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Mind takes up legal challenge of tackling mental health discrimination

Leading mental health charity Mind have launched “Time to Challenge”, a groundbreaking legal project which will help people with mental health problems who have experienced discrimination to get their cases through the courts. Mind is seeking cases that concern points of law that, if changed, could potentially set a legal precedent and have positive implications for all mental health service users.


Using its in-house team of lawyers and external barristers, Mind will use the existing laws on discrimination on the grounds of mental health such as the Disability Discrimination Act to show that mental health discrimination is not acceptable.


Mind will take on cases that challenge discrimination in the following six areas: 

  1. Where a person has experienced unfair dismissal, constructive dismissal or redundancy on the grounds of mental health.
  2. Where primary care trusts or other health care trusts have cut mental health treatments or services unreasonably or without consultation.
  3. Where primary care trusts or other health care trusts have inappropriately used information about someone’s mental health retained under the Data Protection Act.
  4. Where someone has received less favourable treatment in the provision of a service in comparison to someone not experiencing mental health problems e.g. by local councils, government departments, the emergency services, banks, etc.
  5. Where someone has been refused insurance cover on the grounds of their mental health.
  6. Where a person has been discriminated against because of their association with a disabled person.

Mind will be empowering individuals to tackle discrimination, too, by providing online information for both employers and employees on rights and discrimination in the workplace.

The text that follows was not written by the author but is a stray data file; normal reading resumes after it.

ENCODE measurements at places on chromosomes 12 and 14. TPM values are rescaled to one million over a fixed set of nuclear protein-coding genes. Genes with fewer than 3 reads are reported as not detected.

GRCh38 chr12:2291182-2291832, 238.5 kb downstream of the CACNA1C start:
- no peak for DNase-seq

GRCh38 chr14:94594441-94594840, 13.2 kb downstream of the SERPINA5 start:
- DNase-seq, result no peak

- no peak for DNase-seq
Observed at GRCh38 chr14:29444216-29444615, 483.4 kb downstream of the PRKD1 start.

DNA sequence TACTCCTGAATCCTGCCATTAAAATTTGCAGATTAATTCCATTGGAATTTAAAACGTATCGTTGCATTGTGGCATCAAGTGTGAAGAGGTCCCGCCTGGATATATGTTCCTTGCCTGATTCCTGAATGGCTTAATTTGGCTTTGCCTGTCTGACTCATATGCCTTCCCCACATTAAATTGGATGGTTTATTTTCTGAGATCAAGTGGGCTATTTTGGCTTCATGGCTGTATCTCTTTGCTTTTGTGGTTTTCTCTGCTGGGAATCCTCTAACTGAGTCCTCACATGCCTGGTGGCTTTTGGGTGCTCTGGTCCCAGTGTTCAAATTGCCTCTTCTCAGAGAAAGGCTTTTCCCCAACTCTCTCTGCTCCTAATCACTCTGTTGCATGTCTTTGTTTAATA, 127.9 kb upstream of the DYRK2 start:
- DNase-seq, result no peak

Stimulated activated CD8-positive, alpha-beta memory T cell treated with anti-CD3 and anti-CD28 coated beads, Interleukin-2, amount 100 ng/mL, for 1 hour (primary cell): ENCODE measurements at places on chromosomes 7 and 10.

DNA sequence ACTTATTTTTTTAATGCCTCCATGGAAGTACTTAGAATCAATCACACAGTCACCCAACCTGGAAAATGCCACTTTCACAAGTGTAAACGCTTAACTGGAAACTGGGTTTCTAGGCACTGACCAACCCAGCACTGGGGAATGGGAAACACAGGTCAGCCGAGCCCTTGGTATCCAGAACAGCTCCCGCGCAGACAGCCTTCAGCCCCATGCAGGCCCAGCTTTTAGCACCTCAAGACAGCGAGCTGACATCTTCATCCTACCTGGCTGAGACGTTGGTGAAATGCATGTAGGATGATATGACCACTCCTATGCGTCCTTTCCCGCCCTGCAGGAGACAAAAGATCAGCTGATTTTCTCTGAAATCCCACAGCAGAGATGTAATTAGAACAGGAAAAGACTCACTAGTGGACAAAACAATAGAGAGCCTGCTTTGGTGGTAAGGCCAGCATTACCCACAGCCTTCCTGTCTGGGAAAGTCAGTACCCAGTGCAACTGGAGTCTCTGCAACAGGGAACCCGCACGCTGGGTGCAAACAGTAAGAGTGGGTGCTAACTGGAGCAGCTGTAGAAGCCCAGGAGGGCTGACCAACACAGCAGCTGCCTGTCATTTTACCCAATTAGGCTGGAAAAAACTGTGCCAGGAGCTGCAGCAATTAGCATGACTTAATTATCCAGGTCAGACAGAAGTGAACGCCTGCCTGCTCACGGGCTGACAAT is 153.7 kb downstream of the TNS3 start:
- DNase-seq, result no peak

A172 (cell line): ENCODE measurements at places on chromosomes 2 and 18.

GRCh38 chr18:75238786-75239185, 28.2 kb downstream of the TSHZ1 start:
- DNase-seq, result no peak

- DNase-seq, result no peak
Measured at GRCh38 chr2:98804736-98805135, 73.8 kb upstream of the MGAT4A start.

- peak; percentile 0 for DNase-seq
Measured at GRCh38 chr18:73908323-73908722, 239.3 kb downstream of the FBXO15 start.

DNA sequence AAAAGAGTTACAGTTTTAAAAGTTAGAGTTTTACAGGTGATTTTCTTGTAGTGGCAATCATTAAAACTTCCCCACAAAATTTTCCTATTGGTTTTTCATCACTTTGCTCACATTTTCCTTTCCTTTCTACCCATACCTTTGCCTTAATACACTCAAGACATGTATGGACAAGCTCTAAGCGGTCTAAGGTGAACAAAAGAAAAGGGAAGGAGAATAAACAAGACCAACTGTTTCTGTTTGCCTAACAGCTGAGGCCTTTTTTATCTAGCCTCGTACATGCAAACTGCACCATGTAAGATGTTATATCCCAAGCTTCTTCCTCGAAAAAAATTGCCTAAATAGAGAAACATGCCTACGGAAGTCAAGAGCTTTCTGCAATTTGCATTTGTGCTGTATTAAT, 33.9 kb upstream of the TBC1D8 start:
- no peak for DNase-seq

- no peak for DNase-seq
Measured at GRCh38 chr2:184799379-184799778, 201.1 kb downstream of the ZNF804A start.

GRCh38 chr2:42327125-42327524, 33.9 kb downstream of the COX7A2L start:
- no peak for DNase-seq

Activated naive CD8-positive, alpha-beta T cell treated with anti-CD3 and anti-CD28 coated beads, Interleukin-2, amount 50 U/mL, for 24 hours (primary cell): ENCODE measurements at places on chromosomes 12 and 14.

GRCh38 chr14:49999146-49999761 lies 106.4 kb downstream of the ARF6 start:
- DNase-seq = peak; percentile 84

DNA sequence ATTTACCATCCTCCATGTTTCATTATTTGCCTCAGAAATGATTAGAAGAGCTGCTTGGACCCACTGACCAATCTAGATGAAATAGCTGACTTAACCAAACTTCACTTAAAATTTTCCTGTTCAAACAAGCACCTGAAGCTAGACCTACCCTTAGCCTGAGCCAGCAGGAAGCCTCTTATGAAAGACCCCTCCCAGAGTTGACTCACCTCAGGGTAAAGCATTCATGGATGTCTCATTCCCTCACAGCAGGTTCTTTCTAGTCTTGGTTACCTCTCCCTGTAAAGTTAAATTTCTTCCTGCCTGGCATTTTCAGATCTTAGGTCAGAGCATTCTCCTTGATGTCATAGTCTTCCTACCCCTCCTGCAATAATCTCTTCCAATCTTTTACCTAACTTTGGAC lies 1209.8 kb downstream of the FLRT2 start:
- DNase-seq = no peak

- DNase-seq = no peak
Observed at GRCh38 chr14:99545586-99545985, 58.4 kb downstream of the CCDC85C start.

Mind’s Head of Legal, Tracy Jenkins said:
“People with mental health problems face widespread discrimination on a daily basis, from stigma in their communities to discrimination in their jobs and dealings with public services. Everyday things we take for granted, such as applying for travel insurance, can be a legal quagmire for people with mental distress. Mind is actively seeking mental health cases from law firms who are unable to pursue them, so that discrimination on mental health grounds will not go unchallenged.”

Solicitor General, Vera Baird QC MP, who is supporting Mind in the launch of hte legal unit, said:
"People with first hand experience of mental distress can often feel isolated and unsupported when dealing with the law.
“The opening of this unit is incredibly significant as it puts the spotlight on how cases involving people who have mental health problems are dealt with and the continued need to address any inequalities.
“This is an area that we take very seriously, and I am delighted that the Crown Prosecution Service have also launched a consultation into protecting the rights of victims and witnesses who experience mental distress and, or, with learning disabilities. It demonstrates that we are committed to identifying best practice and to improving upon the level of support provided when dealing with these cases.”


Article sourced from Mind

www.mind.org.uk

posted by

Asif Yusuf
Publisher

 

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